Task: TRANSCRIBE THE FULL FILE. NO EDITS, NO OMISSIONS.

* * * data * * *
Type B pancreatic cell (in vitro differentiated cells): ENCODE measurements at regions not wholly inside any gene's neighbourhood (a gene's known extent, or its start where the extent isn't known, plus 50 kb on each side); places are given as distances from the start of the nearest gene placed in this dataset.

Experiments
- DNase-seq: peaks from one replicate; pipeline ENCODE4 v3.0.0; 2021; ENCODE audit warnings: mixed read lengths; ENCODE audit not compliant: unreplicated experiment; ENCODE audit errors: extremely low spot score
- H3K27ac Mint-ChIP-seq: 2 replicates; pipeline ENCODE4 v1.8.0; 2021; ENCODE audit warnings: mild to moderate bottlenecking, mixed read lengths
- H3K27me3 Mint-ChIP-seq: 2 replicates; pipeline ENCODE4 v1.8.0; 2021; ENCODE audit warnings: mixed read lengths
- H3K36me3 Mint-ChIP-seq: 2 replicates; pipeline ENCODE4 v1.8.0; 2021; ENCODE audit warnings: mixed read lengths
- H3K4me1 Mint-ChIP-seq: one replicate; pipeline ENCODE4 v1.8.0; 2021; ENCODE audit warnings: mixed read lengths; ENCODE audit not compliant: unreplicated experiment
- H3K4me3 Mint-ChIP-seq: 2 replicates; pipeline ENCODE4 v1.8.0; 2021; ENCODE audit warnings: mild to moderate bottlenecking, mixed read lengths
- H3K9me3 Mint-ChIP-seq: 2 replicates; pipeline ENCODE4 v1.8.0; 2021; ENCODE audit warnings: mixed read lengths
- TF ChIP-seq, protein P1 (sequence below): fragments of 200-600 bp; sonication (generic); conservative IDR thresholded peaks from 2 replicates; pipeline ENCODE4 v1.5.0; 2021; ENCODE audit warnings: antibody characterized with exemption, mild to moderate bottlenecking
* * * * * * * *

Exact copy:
Type B pancreatic cell (in vitro differentiated cells): ENCODE measurements at regions not wholly inside any gene's neighbourhood (a gene's known extent, or its start where the extent isn't known, plus 50 kb on each side); places are given as distances from the start of the nearest gene placed in this dataset.

Experiments
- DNase-seq: peaks from one replicate; pipeline ENCODE4 v3.0.0; 2021; ENCODE audit warnings: mixed read lengths; ENCODE audit not compliant: unreplicated experiment; ENCODE audit errors: extremely low spot score
- H3K27ac Mint-ChIP-seq: 2 replicates; pipeline ENCODE4 v1.8.0; 2021; ENCODE audit warnings: mild to moderate bottlenecking, mixed read lengths
- H3K27me3 Mint-ChIP-seq: 2 replicates; pipeline ENCODE4 v1.8.0; 2021; ENCODE audit warnings: mixed read lengths
- H3K36me3 Mint-ChIP-seq: 2 replicates; pipeline ENCODE4 v1.8.0; 2021; ENCODE audit warnings: mixed read lengths
- H3K4me1 Mint-ChIP-seq: one replicate; pipeline ENCODE4 v1.8.0; 2021; ENCODE audit warnings: mixed read lengths; ENCODE audit not compliant: unreplicated experiment
- H3K4me3 Mint-ChIP-seq: 2 replicates; pipeline ENCODE4 v1.8.0; 2021; ENCODE audit warnings: mild to moderate bottlenecking, mixed read lengths
- H3K9me3 Mint-ChIP-seq: 2 replicates; pipeline ENCODE4 v1.8.0; 2021; ENCODE audit warnings: mixed read lengths
- TF ChIP-seq, protein P1 (sequence below): fragments of 200-600 bp; sonication (generic); conservative IDR thresholded peaks from 2 replicates; pipeline ENCODE4 v1.5.0; 2021; ENCODE audit warnings: antibody characterized with exemption, mild to moderate bottlenecking